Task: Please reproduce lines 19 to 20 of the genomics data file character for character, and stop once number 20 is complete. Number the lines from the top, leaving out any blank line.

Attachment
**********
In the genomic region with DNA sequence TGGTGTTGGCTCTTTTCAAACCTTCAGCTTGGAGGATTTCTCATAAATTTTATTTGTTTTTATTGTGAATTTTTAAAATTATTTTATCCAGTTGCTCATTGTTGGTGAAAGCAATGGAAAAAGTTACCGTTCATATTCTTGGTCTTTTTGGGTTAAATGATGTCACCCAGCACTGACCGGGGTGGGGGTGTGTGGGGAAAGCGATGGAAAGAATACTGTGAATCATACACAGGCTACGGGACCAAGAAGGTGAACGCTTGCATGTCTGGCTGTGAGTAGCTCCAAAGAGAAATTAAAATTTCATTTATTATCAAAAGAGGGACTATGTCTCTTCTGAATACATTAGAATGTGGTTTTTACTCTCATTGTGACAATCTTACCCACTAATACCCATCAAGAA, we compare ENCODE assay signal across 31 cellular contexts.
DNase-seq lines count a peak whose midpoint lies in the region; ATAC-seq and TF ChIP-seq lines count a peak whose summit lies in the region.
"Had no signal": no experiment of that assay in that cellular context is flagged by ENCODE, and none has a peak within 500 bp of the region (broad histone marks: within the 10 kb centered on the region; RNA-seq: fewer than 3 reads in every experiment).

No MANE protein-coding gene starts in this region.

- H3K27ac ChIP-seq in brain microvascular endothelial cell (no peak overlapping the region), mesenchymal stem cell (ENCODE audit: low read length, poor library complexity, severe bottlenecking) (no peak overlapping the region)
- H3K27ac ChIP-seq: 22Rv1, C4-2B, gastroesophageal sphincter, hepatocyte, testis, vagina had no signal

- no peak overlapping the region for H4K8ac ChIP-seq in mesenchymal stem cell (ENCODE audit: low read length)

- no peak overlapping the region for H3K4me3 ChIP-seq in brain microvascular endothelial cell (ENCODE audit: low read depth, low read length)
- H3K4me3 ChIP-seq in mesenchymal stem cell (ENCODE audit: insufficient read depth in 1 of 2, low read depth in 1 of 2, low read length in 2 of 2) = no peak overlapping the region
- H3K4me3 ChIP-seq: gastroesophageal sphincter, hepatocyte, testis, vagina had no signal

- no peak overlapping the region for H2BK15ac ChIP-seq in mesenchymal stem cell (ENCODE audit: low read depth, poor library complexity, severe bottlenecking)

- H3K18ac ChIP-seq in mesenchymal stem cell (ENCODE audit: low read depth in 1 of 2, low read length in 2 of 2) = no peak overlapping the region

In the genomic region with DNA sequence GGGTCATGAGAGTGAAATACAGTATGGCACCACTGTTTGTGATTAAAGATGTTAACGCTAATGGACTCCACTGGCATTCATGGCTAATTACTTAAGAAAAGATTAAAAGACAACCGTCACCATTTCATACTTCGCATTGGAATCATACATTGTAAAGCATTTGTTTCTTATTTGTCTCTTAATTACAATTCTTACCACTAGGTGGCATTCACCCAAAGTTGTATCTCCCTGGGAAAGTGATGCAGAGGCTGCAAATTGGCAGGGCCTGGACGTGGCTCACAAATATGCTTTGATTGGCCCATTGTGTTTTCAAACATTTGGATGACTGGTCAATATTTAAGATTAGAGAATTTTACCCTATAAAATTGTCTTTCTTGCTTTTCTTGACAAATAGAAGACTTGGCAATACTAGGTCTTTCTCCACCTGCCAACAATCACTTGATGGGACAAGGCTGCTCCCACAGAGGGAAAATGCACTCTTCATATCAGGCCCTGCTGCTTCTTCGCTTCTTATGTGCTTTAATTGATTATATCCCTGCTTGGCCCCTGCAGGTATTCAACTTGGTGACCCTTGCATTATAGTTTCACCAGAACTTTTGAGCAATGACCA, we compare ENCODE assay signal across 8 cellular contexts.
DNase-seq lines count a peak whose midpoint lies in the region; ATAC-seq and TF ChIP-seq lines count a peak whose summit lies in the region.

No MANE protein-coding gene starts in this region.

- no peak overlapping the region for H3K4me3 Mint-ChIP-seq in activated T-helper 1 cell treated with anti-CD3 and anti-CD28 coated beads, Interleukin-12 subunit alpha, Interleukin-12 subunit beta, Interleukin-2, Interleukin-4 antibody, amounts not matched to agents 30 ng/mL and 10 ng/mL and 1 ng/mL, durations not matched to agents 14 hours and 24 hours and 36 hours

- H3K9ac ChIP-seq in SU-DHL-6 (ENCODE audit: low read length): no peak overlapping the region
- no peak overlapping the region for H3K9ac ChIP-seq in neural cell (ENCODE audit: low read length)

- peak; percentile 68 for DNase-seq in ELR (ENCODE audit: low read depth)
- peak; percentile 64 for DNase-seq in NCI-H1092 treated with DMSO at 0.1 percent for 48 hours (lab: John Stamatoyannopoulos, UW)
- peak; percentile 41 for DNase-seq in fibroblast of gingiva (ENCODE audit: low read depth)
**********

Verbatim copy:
- peak; percentile 68 for DNase-seq in ELR (ENCODE audit: low read depth)
- peak; percentile 64 for DNase-seq in NCI-H1092 treated with DMSO at 0.1 percent for 48 hours (lab: John Stamatoyannopoulos, UW)